New! Super Tax Changes Coming 1 July

As we approach the new financial year, exciting tax changes are on the horizon, offering Australians an opportunity to optimize their superannuation funds—whether they’re SMSF managed by a Perth tax advisor or APRA funds. Effective 1 July, the enhanced concessional super contribution tax limits will potentially help people increase their retirement and reduce their overall tax burden as the same time.

Understanding the various tax avenues available to boost your retirement savings, such as the small business CGT concessions and the downsizer super contributions, is crucial. However, one of the most structured and ongoing tax benefits is the additional concessional super contributions.

Let’s review the primary contribution types and explore how a Perth tax adviser will leverage the expanded caps to tax effectively structure your wealth.

What is a concessional super contribution?

Concessional contributions refer to pre-tax super payments, which can be made personally, as salary sacrifice or as a lump sum tax-deductible contribution. These contributions are subject to an annual tax threshold cap of $27,500.

Importantly, the tax threshold is not hard. However, if you go over that amount, tax law will apply another tax known as the excess concessional contributions tax. The rate of that tax is designed to reverse the tax benefits of the concessional super contributions in full. Further, the tax complexity and administration for handling that tax are so high that most people, including Perth tax accountants, will call it “the cap.”

The concessional superannuation contribution tax cap includes compulsory employer contributions, personal contributions, and employer salary sacrifice contributions (or Reportable Employer Super Contributions). It is important to monitor your contributions carefully to avoid exceeding this limit, particularly for family members with multiple jobs or multiple superannuation funds. Breaching the cap incurs additional taxes.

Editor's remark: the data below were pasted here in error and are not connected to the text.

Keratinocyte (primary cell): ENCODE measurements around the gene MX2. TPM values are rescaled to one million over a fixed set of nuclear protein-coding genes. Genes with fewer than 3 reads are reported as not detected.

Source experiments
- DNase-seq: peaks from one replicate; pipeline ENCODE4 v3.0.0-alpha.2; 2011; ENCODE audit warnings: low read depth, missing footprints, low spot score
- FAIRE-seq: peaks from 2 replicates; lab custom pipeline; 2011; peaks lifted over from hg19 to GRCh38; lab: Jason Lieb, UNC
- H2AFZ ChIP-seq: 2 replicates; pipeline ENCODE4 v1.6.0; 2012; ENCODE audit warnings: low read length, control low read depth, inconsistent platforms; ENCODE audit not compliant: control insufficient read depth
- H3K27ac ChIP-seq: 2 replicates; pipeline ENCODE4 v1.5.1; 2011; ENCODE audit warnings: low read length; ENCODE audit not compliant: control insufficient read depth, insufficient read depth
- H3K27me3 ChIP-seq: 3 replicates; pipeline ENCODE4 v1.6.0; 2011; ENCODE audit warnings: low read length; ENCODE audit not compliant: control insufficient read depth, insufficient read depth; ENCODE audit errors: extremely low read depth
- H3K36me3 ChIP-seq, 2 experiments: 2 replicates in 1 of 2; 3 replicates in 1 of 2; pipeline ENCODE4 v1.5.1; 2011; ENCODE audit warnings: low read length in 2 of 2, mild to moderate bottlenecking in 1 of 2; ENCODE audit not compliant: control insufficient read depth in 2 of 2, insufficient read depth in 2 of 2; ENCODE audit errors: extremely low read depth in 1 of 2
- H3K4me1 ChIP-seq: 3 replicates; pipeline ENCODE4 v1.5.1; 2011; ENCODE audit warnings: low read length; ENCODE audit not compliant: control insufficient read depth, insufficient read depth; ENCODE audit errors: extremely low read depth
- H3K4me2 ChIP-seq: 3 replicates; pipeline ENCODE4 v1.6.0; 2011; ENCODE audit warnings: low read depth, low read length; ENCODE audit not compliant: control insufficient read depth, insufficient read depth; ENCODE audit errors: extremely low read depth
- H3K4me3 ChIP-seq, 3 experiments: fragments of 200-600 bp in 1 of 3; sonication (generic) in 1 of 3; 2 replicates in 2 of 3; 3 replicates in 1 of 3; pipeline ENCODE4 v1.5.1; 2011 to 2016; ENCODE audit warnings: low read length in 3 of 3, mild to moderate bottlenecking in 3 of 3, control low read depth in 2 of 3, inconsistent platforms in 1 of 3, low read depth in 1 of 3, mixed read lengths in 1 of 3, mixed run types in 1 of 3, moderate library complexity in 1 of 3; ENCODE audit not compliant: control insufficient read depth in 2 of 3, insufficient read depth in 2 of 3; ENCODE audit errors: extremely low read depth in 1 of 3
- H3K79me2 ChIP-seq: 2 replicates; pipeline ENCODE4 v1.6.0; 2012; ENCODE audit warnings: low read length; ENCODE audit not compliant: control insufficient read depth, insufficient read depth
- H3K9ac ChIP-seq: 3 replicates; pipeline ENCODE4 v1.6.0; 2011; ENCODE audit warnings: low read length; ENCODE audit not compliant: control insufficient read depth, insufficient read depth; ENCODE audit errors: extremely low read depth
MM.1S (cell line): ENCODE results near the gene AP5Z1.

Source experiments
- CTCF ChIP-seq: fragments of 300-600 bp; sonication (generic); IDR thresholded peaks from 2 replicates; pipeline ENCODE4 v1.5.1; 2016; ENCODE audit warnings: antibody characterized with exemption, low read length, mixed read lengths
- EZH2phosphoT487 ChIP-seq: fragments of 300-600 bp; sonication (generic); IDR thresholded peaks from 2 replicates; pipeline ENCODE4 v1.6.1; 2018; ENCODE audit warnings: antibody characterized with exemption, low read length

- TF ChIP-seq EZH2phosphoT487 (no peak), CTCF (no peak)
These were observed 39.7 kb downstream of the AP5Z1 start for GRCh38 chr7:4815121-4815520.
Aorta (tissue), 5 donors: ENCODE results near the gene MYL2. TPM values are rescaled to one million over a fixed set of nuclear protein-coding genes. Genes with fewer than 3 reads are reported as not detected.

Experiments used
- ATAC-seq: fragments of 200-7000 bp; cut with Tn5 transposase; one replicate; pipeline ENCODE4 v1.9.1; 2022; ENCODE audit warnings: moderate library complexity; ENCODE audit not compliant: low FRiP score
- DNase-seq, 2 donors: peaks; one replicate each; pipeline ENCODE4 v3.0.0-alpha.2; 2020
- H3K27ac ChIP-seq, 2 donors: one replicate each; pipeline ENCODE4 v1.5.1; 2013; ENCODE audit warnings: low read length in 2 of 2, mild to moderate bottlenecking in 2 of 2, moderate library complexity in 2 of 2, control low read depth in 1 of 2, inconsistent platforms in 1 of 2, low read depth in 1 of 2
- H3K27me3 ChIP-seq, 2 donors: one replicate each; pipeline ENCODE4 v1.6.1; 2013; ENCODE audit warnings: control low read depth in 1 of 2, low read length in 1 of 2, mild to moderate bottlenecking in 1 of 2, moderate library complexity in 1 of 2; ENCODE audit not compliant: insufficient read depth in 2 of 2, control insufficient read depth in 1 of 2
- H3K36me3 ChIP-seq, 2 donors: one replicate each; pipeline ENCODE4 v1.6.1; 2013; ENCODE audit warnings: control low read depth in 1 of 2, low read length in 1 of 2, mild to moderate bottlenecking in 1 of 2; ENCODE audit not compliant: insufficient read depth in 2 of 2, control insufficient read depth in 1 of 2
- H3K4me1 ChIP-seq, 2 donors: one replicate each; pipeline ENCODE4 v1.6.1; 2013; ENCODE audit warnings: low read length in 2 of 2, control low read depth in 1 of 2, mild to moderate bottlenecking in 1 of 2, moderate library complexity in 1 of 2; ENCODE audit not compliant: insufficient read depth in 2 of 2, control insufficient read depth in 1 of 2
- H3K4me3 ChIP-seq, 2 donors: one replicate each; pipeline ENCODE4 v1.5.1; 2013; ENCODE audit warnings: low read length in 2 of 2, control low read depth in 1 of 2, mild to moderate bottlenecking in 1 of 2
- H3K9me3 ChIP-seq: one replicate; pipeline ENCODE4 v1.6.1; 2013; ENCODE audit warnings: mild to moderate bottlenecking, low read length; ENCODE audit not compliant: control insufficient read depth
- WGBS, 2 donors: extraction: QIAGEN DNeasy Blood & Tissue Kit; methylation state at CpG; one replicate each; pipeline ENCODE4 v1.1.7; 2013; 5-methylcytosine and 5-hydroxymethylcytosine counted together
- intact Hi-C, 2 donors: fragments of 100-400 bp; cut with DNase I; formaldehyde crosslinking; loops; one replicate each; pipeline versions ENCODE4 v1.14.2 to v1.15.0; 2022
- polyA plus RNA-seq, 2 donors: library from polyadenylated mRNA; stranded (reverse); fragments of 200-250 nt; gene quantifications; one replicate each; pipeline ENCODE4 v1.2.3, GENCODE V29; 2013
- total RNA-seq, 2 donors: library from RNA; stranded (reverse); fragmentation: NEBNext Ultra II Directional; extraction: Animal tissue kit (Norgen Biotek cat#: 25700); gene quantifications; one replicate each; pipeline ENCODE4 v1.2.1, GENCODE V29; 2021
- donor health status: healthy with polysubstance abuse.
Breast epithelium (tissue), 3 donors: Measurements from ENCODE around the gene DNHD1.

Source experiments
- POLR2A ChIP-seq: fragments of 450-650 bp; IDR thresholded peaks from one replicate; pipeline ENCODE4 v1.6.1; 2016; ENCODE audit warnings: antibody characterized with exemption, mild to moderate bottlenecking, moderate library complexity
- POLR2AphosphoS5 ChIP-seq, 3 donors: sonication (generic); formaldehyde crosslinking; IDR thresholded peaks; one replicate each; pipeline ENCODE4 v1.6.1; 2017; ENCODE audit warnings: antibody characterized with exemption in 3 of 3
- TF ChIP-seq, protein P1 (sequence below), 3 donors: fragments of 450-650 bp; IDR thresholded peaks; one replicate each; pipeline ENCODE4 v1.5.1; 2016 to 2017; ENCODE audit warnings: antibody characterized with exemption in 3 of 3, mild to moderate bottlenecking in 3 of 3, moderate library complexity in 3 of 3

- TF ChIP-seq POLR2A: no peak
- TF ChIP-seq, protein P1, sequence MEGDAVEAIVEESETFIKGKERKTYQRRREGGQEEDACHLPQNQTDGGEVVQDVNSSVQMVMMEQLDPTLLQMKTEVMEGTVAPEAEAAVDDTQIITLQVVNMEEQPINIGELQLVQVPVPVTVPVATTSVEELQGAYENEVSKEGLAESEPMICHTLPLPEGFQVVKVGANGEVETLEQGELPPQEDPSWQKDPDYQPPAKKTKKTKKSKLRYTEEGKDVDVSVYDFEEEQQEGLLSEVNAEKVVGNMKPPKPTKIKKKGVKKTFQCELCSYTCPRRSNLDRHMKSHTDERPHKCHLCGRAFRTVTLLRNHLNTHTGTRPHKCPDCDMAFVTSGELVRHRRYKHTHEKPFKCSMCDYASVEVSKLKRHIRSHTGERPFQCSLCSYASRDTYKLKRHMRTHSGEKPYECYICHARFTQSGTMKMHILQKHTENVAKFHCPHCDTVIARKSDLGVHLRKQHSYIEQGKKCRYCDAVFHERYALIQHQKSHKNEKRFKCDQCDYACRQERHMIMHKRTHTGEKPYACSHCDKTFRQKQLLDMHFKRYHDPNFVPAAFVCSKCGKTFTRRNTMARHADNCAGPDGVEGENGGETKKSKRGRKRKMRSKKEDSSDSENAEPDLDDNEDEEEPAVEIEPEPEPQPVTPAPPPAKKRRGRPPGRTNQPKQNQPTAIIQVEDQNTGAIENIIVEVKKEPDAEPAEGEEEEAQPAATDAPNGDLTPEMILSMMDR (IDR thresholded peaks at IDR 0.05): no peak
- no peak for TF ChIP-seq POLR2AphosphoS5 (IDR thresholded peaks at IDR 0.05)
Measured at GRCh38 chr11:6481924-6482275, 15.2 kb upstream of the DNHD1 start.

Concessional contributions are taxed at 15% for individuals earning under $250,000 per year and increase to 30% for those earning more than $250,000 annually.

What is a non-concessional contribution?

Non-concessional superannuation contributions are payments made into your super fund after deducting taxes. The cap for these contributions is four times the concessional contributions cap, currently at $110,000 annually.  These contributions offer a tax-efficient means to increase your super balance. Further, you can use (if oyur under 65) the ‘bring forward rule,’ which enables you to contribute up to three years’ worth of non-concessional contributions within a single year, contingent upon your total super balance and other eligibility criteria.

The $110,000 tax threshold a year is also subject to another tax threshold.  If your total superannuation balance is more than your general balance cap of $1.9m you cannot make non-concessional contributions.

In that instance, the only way to contribute to super above this amount is a concessional super contribution. You can also make another contribution under the small business capital gains tax concessions and the downsizer contribution.

What is the new tax threshold?

New tax threshold

In the 25 financial year, both concessional and non-concessional contribution caps will rise in alignment with average weekly ordinary earnings (AWOTE). The tax concessional cap will increase from $27,500 to $30,000, while the non-concessional cap will increase from $110,000 to $120,000.

These higher tax thresholds allow individuals to inject more funds into their superannuation, potentially reducing their taxable income. Moreover, the bring-forward rule will be adjusted to accommodate these cap modifications.